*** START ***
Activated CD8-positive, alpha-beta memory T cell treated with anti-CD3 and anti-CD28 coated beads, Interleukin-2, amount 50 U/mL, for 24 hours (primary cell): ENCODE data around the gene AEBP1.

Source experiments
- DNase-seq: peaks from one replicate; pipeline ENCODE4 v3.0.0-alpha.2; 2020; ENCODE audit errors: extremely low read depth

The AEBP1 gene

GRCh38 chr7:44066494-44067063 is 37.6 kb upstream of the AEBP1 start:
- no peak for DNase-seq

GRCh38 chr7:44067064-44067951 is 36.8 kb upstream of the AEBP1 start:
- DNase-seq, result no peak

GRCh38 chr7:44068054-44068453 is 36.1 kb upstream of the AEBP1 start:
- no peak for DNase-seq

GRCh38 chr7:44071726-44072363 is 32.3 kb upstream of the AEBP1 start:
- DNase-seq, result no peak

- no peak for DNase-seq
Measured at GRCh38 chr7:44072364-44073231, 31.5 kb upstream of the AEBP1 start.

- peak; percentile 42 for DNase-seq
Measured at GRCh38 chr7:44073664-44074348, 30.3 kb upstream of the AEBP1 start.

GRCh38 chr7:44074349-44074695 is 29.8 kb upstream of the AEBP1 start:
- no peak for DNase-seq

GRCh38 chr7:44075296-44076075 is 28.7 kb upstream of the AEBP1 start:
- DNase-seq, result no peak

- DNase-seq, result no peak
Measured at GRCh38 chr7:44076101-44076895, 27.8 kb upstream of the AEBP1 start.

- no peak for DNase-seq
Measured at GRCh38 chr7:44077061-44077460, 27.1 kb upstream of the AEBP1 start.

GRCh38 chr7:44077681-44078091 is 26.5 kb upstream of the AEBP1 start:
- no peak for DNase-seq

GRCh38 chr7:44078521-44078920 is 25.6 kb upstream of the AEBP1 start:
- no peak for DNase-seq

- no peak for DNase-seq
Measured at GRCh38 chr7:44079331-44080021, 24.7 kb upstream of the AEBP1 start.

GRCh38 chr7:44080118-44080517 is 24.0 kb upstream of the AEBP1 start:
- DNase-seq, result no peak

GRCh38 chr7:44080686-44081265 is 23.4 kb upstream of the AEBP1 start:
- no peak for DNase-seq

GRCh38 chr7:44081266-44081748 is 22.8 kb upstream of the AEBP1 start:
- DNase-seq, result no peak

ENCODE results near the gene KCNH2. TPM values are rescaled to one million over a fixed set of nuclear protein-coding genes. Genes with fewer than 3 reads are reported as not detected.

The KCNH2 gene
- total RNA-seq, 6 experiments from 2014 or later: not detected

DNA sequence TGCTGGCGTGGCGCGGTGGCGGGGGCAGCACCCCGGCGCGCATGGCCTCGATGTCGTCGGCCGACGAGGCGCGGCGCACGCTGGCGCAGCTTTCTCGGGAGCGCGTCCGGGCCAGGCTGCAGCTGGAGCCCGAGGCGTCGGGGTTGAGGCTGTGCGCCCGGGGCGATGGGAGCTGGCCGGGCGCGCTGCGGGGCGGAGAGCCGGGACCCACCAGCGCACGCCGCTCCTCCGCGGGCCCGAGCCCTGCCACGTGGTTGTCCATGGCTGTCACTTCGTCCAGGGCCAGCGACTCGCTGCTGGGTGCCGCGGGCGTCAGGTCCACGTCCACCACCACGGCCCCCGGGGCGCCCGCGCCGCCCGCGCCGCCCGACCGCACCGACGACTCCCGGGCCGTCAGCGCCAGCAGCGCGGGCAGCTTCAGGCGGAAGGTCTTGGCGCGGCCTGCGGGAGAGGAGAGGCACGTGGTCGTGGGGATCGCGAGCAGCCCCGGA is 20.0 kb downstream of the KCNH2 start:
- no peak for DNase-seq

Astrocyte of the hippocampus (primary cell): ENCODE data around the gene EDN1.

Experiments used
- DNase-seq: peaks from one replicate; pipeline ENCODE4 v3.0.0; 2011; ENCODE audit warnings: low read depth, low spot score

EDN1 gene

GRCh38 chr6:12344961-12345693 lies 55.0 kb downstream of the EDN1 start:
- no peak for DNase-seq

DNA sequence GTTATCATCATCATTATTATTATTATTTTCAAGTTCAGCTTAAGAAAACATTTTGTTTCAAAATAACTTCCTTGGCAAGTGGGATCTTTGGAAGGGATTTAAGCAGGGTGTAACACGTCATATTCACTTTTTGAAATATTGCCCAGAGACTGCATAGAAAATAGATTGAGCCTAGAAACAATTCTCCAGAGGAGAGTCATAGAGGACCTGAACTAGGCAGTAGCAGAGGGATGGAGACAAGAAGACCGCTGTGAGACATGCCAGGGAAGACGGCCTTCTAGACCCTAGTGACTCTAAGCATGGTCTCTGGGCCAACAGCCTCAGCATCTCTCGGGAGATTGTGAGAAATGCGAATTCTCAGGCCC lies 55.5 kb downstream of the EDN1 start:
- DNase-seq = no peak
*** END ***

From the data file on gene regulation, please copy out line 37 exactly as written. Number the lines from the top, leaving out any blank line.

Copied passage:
ENCODE results near the gene KCNH2. TPM values are rescaled to one million over a fixed set of nuclear protein-coding genes. Genes with fewer than 3 reads are reported as not detected.